Employers will also need to contact their electronic I-9 providers to ensure that they can quickly alter their electronic versions of the Form I-9 to permit the employer to write in the margins and other areas of the form as is now required by the handbook. The handbook’s changes will certainly impose additional time and expense on electronic I-9 providers who are now required to implement these changes.

So What Does It All Mean?

A lot of this information seems technical and many employers may balk at investing significant time and resources on reviewing a 69-page handbook that seeks to provide supplemental guidance in the completion of a one-page form. However, given the government’s ongoing focus on worksite enforcement, it is critical that employers recognize that the time for immigration compliance has come.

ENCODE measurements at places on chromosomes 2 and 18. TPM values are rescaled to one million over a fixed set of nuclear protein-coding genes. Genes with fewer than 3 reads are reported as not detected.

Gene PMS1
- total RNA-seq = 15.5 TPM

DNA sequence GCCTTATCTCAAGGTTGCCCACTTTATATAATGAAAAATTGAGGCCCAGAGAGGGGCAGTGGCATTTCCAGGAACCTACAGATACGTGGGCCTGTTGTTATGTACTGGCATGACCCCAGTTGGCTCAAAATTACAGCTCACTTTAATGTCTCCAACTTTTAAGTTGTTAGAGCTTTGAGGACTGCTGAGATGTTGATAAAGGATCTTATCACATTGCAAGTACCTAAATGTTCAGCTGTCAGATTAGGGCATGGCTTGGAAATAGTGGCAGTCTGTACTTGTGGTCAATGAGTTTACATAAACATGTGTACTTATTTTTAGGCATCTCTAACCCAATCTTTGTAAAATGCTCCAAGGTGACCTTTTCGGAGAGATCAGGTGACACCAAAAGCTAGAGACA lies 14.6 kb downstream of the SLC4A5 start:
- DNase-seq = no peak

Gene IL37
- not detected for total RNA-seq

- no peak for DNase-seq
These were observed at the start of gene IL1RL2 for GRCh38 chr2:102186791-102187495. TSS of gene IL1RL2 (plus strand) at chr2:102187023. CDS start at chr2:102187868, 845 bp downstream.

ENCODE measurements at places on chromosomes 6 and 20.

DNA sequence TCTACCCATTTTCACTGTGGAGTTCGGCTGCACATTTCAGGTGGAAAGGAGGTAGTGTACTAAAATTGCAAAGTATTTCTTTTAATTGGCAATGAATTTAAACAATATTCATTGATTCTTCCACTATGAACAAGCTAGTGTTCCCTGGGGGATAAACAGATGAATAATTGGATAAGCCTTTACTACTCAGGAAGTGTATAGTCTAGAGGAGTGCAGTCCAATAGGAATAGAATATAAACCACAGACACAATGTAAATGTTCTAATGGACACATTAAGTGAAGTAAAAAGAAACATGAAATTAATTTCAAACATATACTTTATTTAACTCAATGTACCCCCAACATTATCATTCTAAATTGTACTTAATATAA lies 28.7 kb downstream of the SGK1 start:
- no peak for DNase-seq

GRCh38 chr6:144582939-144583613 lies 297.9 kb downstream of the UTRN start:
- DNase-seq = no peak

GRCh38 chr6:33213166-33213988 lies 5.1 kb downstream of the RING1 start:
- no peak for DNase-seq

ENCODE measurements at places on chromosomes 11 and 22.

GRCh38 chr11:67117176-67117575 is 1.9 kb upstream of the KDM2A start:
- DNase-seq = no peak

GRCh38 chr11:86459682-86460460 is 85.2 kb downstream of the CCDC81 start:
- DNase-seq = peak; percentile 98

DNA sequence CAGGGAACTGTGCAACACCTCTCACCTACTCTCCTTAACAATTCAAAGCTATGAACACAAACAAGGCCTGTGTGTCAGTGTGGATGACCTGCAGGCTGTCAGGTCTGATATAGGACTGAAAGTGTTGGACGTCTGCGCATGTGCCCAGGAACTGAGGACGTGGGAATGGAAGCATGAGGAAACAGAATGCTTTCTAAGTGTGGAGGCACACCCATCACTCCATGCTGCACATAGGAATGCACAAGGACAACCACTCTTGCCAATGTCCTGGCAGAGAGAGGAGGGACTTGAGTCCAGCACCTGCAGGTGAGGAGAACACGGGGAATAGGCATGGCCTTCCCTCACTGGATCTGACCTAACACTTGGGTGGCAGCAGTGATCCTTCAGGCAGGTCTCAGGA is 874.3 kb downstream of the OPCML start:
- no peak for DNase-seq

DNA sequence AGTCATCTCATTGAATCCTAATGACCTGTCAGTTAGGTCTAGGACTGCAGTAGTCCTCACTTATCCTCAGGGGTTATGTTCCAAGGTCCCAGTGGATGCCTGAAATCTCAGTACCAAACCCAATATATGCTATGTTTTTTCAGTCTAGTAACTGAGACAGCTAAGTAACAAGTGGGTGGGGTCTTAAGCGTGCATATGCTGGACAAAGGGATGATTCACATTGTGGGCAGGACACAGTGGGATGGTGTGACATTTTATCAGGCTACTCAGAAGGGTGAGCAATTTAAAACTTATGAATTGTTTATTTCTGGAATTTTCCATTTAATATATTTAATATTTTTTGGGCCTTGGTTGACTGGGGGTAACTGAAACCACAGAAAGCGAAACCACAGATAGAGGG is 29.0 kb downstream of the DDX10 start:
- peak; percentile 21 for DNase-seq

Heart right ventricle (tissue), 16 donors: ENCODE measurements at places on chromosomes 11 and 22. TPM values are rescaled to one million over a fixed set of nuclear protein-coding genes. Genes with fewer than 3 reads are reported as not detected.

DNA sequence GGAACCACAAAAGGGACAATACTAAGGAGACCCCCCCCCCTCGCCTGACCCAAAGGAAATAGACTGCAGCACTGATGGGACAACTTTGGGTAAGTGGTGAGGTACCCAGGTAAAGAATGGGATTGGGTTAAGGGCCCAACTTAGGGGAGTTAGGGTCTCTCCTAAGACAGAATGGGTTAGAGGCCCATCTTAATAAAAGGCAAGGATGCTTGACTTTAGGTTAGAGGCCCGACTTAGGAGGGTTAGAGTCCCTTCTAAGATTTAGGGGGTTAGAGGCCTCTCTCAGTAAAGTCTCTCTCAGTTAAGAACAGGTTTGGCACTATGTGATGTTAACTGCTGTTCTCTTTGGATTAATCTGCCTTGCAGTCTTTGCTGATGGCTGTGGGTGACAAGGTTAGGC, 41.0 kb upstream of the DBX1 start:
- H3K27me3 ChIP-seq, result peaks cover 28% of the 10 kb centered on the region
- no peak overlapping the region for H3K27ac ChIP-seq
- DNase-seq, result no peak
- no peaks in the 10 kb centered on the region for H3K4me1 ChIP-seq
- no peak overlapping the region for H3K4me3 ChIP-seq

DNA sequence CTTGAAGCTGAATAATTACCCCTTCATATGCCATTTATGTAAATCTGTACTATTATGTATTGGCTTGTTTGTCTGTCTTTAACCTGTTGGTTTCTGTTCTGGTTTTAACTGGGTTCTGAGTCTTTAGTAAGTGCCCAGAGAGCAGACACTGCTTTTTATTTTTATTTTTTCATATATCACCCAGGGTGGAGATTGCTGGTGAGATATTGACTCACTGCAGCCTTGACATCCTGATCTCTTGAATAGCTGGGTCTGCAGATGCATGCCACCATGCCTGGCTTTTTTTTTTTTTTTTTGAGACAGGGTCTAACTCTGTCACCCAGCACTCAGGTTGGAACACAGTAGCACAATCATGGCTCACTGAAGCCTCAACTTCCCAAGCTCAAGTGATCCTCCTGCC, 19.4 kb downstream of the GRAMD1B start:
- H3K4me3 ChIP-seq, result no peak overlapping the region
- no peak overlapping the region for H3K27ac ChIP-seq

Not only should employers make certain that they do not hire or continue to employ workers they know to be ineligible for employment, but they must ensure that they are in full compliance with all USCIS requirements pertaining to employment eligibility verification. Establishing internal “best practices” to avoid liability is critical. Bringing in experienced counsel to train human resources personnel on all aspects of immigration compliance, provide regular trainings and update compliance policies for personnel to follow can significantly mitigate damages, reduce exposure and minimize costs for the employer in the long term.

Published in The Legal Intelligencer, March 1, 2011